September 18, 2006


He said light music, she said gritty film... So I visited Sting and Mrs. Sting, Trudie Styler. It's a very simple, basic everyday sort of life. Three homes in three countries. New York one's a Central Park West duplex ("Four or five bedrooms, I don't remember," she says), but moving to an even larger penthouse overlooking the park. And lots of children - his, hers, theirs. And 10 dogs - we're talking palomino-size Irish wolfhounds. And heavy-duty careers. Sting's romantic new album "Songs From the Labyrinth," which is out next month, and producer Trudie's gritty new film "A Guide to Recognizing Your Saints," which is out next week...
September 04, 2006


Sting says he's fully aware that an album of 16th century lute songs is not exactly a commercial slam-dunk. But he's holding out hope that his 'Songs From the Labyrinth', due Oct. 10 via Deutsche Grammophon, will find an audience. "I keep saying it - you just never know," says Sting, who recorded the album with lute player Edin Karamazov from Sarajevo. "I think this is a longer shot than ['O Brother, Where Art Thou?'] but... why not? The response so far has been very encouraging. People have said, 'Wow, this is totally different. How refreshing.' I don't know - that may translate into mass appeal or it may not...
September 03, 2006


"Pop is dead. Rock music is dying." Harsh words - spoken by somebody who became "filthy-rich" by this music: Sting has discovered classical music and published an album with 400 year old songs. A conversation about the banality of old habits and the thrill of the past. Sting, you were always a trendsetter of Rock. Now you unbury a 16th century composer: John Dowland. He sang to women in the Elizabethan age. Don't you have something new to tell...?
September 02, 2006


There's something a little odd going on. Sting comes off stage after his Bergen concert, hits the hotel bar and opens a bottle of Chablis. And then he talks about 18th century keyboard music. I suppose I started it. There's a song of his I particularly like for its harmonic interest: 'Whenever I Say Your Name', a duet with the American R&B star Mary J Blige from his 2203 album 'Sacred Love'. So I ask him about it. "It's based entirely on Bach," he reveals, not without a little pride in his voice. "Look at the bass line and you'll see it's all him. It's one of his preludes - in C, I think..."
September 01, 2006

FOX 411

Sting loves to pick at strings. Everyone remembers him from Police videos playing his favorite instrument, the upright bass. It's the sound that gave the Police songs their timeless originality. But last year, Sting decided to try a new stringed instrument - the lute. You don't hear a lot of lutes on pop records. You hear mandolins, but no lutes. They are usually left to classical musicians with a lot of training. You know that wouldn't stop Sting. The result is a new album that drops next month, called 'Songs from the Labyrinth', for which Sting has used the songs of 16th century composer John Dowland for his foundation...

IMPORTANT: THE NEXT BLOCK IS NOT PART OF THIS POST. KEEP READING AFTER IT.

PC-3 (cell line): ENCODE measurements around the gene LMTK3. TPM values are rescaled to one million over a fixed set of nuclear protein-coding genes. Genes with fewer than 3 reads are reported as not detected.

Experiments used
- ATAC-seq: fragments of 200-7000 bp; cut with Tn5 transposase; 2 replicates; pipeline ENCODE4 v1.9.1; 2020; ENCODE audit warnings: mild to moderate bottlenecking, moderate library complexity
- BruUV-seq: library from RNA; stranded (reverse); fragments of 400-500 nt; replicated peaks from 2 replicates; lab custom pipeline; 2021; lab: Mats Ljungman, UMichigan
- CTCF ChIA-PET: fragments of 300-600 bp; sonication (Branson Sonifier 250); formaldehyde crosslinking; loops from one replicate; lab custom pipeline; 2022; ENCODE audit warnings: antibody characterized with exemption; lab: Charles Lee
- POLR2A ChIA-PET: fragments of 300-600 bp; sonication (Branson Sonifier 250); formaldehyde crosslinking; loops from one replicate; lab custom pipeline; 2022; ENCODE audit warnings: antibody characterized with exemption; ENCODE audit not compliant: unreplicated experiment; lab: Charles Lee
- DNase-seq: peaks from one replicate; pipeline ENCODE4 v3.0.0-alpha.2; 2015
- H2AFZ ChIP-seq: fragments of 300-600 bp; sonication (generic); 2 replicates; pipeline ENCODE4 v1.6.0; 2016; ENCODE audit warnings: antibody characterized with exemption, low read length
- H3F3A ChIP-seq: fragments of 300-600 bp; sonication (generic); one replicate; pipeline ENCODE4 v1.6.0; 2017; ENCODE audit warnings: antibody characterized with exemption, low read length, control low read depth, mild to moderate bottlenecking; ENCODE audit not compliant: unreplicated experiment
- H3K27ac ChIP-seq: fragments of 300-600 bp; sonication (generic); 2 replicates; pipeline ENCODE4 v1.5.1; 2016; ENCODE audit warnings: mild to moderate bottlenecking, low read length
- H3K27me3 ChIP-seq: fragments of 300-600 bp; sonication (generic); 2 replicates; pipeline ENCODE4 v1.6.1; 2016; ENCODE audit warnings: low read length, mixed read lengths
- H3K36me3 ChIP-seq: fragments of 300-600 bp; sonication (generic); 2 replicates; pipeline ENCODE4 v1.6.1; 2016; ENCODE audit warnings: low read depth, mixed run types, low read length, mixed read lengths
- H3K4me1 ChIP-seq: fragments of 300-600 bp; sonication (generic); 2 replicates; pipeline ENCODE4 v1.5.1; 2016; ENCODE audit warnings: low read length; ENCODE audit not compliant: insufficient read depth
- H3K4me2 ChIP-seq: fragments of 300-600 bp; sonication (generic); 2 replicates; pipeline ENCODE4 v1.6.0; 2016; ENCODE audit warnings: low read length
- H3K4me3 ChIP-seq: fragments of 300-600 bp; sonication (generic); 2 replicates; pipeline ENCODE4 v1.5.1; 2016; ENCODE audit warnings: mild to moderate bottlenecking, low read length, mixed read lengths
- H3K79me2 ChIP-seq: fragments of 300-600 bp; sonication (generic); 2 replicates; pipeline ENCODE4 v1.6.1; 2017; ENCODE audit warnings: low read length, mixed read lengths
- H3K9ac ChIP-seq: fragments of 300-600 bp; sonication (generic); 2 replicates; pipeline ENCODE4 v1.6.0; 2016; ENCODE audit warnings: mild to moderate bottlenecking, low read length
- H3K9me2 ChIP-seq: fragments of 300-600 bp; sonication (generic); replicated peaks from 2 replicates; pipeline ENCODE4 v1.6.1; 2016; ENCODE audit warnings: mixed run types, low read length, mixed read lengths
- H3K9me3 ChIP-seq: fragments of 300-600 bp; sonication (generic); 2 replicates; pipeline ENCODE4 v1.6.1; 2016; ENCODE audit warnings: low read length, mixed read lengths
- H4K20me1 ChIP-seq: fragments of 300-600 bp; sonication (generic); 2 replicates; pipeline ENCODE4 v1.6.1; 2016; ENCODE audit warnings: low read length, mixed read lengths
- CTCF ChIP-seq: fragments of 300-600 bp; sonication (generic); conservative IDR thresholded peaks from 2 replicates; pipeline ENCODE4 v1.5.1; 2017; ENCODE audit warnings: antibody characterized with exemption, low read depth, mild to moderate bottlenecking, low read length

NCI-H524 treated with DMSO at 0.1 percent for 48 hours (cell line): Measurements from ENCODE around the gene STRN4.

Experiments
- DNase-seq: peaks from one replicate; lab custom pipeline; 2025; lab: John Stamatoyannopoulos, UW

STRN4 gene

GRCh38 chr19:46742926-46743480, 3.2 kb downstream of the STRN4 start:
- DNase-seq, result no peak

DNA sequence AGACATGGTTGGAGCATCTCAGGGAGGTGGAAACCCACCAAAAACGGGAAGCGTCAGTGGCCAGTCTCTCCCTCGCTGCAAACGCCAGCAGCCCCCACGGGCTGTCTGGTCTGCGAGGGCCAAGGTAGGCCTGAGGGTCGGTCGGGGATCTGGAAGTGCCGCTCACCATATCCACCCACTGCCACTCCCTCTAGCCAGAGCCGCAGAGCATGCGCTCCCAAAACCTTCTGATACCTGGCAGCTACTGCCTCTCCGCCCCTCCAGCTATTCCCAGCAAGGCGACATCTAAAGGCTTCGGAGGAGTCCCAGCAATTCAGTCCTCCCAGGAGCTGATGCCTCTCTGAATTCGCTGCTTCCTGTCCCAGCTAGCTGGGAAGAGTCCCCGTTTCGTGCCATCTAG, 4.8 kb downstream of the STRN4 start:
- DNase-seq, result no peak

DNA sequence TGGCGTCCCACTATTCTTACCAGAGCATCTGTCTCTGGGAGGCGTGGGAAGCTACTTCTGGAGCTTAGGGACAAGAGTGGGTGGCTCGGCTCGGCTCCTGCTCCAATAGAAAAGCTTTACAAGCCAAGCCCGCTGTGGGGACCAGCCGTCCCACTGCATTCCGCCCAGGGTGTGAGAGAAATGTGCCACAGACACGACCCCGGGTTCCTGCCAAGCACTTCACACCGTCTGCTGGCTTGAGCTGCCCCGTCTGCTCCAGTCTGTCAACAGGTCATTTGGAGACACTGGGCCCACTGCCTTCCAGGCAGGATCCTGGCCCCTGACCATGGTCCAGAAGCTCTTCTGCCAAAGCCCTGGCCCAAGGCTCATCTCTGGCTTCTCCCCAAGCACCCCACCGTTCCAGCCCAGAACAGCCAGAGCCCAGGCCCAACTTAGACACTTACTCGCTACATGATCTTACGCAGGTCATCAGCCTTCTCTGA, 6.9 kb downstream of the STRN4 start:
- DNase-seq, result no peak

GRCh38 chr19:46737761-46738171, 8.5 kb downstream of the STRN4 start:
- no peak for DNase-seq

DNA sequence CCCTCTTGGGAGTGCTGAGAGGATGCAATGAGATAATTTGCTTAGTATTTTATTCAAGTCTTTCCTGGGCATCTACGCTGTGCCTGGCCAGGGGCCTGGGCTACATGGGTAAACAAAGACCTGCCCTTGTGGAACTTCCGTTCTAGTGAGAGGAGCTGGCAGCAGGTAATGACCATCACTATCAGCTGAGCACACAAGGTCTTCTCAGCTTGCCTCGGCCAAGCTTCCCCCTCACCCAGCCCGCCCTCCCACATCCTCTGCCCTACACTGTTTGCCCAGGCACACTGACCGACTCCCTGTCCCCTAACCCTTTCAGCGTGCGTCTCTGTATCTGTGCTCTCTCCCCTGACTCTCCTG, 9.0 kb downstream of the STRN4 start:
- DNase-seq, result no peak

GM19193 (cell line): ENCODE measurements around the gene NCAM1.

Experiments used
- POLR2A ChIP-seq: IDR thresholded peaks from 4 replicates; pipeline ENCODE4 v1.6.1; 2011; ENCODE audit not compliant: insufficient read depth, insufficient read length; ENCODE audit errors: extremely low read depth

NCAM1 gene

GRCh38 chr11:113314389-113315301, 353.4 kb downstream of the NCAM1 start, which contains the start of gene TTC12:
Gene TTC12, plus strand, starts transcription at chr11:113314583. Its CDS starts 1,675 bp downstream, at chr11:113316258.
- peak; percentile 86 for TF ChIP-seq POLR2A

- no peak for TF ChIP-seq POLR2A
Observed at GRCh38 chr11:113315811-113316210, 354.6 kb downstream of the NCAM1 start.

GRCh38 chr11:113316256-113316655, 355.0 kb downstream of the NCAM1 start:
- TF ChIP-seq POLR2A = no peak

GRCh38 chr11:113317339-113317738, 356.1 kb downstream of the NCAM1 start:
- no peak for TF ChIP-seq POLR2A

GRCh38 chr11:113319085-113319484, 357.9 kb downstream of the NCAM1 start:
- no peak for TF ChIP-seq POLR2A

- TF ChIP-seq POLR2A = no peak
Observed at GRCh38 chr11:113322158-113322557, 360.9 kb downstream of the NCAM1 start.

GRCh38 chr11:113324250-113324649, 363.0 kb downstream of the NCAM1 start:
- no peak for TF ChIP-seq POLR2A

August 05, 2006


She's famous as an actor, a producer, an eco warrior, amother and, of course, as Mrs Sting. But who is the real Trudie Styler? Liz Hoggard finds out. Trudie Styler has a bit of a diva reputation. As the trophy wife of Sting, she has homes in Tuscany, New York, Los Angeles, London and Wiltshire. Her close friends include Elton John, Bill Clinton and Madonna (she officially introduced Guy to Madonna). For Christmas 2003, Mohammed Al-Fayed even opened Harrods early so Trudie could do her Christmas shopping without being disturbed...
July 01, 2006


He's famous for tantric sex and befriending rainforest Indians. Now Sting is pursuing another unusual enthusiasm - releasing songs by a long-forgotten Elizabethan lute player whom he believes was England's first singer-songwriter. Sing is fascinated by John Dowland, a 16th century contemporary of Shakespeare, and is convinced he has a strong spiritual connection with the musician. Now the 54 year old rock start believes he can finally bring Dowland the acclaim he deserves - producing an album of his work which he describes as a "labour of love". The CD, 'Songs from the Labyrinth', is due out later this year and is Sting's tribute to the musician and composer he admits has been "gently haunting" him for more than two decades...
June 12, 2006


Sniggers were stifled when he accompanied his wife's yoga lecture plucking serenely on the sitar and his tantric sex sessions have become legendary. Now Sting has immersed himself in an even more unlikely passion - 16th century lute music. The former frontman of the Police has been a fan of the Elizabethan composer John Dowland since the early 1980s. When he was given a lute two years ago, his interest was rekindled and he began to learn Dowland's music. What started out as a private project has turned into an album to be released in October...